How I Knew

The NSA FilesI’ve been reading CHARLES BUKOWSKI: LOCKED IN THE ARMS OF A CRAZY LIFE and ran across a statement about specifically when he knew he was a writer.

It got me to thinking.

How did I…when did I…realize I was a writer? I mean, really? Could I get this down to a day I remembered?

Like many writers, I started writing when I was very young—in fourth grade. But I also drew pictures (super hero comics mostly). Yes, I started a novel in sixth grade, too, but I was still a kid, still had other aspirations. I remember wanting to be a scientist, an astronomer, an explorer, an actor, a musician. As I got older and continued to explore who I was, I continued to go back to writing, my fall back position perhaps. Again, though, seriousness came along, truly, when I became a serious adult. And I had a wife and two kids to help drag me there.

That’s when I started writing stories and poems and sending them out to magazines. Rejection after rejection after rejection… Eventually, as an adult, I started to wonder about what I did with my time. Was I wasting it? Was I just not a writer? So, I quit writing.

Besides raising my family, I was in the Air Force at the time, was going to school for an electronics engineering degree, and already had a part-time job repairing televisions. After all, I was really good at understanding technology, why the hell was I wasting my time trying to write?

Well, there’s a whole story that could be plugged in here, as with anyone’s life, and I’ve selected from that whole story what I’m expressing here. Another time, another blog post, and perhaps I’ll take this in another direction – I can do that, you know? But, for now, I’ll tell you that I didn’t throw away my notebooks or anything, but I stopped carrying one around with me everywhere I went, which was my habit at the time.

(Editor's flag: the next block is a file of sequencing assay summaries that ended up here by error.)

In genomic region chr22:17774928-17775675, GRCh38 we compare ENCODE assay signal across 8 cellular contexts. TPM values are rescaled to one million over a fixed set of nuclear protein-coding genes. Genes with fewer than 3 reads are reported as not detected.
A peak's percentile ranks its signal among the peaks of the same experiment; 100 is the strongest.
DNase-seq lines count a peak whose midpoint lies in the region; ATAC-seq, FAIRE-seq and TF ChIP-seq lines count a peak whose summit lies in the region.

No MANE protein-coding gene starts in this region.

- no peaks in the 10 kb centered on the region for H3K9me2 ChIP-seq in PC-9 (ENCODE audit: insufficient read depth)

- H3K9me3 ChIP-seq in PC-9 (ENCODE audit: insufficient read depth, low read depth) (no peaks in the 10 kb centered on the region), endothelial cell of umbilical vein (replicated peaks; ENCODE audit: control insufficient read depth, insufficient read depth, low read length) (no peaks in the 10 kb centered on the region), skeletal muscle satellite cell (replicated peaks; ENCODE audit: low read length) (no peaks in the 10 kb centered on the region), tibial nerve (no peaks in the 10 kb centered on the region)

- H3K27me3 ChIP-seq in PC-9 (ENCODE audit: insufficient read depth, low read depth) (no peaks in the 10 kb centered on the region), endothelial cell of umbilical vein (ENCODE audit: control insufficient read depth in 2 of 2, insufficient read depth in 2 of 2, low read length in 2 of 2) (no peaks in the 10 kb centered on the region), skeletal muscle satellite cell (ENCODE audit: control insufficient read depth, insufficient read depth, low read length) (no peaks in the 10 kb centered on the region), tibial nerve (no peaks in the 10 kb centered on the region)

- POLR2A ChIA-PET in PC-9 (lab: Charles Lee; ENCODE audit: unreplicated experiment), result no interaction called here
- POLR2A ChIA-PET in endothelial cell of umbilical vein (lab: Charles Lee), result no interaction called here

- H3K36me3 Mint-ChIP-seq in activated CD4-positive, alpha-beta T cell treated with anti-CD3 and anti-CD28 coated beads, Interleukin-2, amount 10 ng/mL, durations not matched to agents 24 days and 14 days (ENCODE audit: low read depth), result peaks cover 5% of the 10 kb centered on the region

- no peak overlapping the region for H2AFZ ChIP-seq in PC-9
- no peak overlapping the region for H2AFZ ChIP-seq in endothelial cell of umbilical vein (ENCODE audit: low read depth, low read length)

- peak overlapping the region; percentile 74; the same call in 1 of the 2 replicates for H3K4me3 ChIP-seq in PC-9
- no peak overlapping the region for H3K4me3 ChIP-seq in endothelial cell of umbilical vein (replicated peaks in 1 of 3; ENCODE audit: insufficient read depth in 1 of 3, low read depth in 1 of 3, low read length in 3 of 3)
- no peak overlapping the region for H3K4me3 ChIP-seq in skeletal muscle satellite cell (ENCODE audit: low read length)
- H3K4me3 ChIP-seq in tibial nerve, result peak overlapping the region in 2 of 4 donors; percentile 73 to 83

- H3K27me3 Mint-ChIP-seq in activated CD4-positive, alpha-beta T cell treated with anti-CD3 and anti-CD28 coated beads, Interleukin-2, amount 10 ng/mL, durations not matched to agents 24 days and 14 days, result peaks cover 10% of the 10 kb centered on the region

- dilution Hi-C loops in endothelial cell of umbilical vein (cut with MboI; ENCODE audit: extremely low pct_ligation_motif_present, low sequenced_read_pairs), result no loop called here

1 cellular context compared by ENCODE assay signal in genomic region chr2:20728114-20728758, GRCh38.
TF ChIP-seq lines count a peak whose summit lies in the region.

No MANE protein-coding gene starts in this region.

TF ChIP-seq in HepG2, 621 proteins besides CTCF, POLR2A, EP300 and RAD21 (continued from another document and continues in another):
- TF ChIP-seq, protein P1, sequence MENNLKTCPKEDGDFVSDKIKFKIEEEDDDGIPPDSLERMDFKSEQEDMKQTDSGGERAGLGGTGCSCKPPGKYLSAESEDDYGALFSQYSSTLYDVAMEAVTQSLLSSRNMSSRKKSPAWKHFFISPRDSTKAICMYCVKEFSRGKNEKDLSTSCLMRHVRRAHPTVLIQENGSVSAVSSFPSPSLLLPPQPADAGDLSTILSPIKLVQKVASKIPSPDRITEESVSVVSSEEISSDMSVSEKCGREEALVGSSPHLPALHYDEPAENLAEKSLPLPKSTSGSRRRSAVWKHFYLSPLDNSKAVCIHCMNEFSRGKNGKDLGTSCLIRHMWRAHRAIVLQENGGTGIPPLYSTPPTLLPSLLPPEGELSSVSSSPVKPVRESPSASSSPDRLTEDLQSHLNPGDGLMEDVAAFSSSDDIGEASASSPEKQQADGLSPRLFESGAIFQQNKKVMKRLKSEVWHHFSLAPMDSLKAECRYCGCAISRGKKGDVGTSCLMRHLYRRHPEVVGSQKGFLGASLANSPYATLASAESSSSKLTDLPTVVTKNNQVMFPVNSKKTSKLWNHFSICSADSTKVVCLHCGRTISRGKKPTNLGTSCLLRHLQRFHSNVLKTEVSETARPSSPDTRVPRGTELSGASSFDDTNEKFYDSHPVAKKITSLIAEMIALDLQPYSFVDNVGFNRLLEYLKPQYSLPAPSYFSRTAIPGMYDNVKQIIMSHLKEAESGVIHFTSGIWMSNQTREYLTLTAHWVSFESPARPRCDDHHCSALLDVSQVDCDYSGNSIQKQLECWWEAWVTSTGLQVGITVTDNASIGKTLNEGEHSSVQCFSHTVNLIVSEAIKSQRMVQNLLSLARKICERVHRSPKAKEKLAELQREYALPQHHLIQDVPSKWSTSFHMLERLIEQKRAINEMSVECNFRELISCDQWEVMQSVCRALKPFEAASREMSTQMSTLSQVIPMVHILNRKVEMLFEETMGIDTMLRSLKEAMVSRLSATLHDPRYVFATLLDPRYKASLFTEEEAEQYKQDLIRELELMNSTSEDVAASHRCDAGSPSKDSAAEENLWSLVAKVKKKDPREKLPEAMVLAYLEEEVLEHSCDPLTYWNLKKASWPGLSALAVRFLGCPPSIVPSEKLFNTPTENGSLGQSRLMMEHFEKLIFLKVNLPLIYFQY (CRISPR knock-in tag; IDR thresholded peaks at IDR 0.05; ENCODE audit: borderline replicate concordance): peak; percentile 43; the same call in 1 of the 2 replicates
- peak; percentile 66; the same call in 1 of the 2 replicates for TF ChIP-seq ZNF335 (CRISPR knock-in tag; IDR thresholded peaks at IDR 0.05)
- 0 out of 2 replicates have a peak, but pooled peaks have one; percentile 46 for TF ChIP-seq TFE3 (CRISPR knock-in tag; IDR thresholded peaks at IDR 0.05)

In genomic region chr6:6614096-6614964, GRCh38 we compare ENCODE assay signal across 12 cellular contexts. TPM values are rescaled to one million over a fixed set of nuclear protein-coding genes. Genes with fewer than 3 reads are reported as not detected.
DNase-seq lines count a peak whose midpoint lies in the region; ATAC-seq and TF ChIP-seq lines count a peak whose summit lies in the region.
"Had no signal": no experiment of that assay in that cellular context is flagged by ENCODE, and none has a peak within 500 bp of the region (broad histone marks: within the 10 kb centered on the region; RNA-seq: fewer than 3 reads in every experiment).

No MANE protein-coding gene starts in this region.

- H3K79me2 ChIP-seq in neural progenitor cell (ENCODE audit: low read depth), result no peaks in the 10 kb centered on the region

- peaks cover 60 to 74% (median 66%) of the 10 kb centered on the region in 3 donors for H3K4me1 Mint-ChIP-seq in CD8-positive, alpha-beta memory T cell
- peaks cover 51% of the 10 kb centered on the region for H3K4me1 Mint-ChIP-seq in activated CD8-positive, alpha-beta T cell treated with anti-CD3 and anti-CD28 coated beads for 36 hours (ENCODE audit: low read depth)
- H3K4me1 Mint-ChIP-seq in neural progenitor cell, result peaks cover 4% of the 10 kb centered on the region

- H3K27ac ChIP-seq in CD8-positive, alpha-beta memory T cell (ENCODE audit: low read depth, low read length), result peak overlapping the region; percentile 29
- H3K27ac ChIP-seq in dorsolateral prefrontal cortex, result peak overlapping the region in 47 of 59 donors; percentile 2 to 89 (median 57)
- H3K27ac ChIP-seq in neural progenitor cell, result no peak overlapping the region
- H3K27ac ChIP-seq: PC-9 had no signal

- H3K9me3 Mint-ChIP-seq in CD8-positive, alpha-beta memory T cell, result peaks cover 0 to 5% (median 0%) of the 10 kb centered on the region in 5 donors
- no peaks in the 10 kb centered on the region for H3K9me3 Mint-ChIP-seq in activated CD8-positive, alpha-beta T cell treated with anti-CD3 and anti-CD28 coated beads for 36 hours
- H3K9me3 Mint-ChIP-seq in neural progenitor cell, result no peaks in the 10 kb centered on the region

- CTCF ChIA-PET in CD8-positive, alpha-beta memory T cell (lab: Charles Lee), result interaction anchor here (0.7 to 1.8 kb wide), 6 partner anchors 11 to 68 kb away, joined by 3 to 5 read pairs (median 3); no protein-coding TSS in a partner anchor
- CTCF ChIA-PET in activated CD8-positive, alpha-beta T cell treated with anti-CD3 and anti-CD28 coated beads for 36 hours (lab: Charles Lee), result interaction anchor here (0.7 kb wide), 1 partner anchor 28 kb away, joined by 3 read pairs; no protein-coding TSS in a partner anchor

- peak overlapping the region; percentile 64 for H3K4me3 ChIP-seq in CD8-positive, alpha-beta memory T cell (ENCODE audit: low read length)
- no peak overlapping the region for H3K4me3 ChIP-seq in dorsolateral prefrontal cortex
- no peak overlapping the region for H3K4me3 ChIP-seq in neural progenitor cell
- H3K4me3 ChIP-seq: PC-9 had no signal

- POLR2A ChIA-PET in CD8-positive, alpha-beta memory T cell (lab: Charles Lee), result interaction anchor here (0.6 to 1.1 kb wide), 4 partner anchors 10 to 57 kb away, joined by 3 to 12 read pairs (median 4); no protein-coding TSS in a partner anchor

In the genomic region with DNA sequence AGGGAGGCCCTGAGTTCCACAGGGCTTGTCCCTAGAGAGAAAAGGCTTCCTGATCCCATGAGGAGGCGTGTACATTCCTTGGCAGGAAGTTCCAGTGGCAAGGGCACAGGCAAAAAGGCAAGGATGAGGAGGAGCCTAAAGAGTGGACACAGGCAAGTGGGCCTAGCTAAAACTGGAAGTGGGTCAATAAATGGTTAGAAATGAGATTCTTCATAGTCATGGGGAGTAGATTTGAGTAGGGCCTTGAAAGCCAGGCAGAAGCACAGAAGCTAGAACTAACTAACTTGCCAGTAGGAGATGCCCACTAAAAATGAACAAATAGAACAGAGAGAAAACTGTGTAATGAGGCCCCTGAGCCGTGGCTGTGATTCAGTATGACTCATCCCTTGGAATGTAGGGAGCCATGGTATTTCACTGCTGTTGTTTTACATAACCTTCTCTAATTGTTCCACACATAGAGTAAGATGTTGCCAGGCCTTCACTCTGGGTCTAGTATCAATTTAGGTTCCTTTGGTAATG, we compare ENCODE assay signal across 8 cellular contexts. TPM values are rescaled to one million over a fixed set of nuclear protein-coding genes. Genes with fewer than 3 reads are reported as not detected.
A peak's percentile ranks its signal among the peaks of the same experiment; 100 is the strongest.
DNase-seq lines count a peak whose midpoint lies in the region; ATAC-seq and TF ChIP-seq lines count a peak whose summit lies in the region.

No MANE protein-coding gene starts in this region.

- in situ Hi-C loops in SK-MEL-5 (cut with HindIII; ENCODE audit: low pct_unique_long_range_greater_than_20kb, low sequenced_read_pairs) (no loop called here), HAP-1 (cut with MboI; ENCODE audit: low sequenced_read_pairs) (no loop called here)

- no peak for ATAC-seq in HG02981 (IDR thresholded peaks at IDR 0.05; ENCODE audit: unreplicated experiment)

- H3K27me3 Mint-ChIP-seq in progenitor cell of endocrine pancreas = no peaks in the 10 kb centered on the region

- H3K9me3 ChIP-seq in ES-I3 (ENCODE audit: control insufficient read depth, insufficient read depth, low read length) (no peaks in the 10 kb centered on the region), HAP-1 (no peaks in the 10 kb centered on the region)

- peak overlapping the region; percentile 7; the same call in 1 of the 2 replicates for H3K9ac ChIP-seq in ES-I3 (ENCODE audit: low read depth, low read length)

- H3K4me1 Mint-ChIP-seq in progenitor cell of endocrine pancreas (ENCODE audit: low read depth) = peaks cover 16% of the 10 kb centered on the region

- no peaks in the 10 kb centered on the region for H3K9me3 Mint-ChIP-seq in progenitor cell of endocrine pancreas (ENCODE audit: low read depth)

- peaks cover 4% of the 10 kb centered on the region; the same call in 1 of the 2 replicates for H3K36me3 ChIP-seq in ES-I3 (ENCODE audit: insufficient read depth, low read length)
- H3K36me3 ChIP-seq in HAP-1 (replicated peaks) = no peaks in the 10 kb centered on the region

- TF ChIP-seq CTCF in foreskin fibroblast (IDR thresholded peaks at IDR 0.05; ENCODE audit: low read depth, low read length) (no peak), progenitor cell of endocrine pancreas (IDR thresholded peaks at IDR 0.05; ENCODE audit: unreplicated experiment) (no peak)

As any write can guess, it didn’t take long—a day maybe—before something came to mind that I just had to write down. And I had no paper! No pen! I was panic-stricken. I tried to memorize what I was thinking. I remember that I was driving an old VW Bug, but I don’t remember where I was, some highway in Delaware. I only remember that I found an old brown paper bag in my car. I pulled over onto the side of the road and rummaged through my glove compartment, chucking everything onto the floor. I found a pen. And I wrote. It felt great.

To this day, I don’t know what was so important to write down. I only recall the complete panic I felt from not being able to. I was about to cry, I remember. Since then, I began to carry a notebook and pen everywhere I went. I don’t do that so much now, but I did that for years and years. I will admit that sometimes I get nervous when I leave my notebook at home or in the car while I’m at the store or a concert. But I don’t panic like I did then. I know I’m a writer now. I don’t have to prove it to myself.

So, what was your moment? When did you realize that you were a writer?

Ten Months In WonderlandTerry Persun writes in many genres, including historical fiction, mainstream, literary, and science fiction/fantasy. He is a Pushcart nominee. His latest poetry collection is “And Now This”. His novels, “Wolf’s Rite” and “Cathedral of Dreams” were ForeWord magazine Book of the Year finalists in the science fiction category, and his novel “Sweet Song” won a Silver IPPY Award. His latest science fiction space opera is, “Hear No Evil”, his latest fantasy is “Doublesight”, his latest mainstream/literary novel is “Ten Months in Wonderland”.

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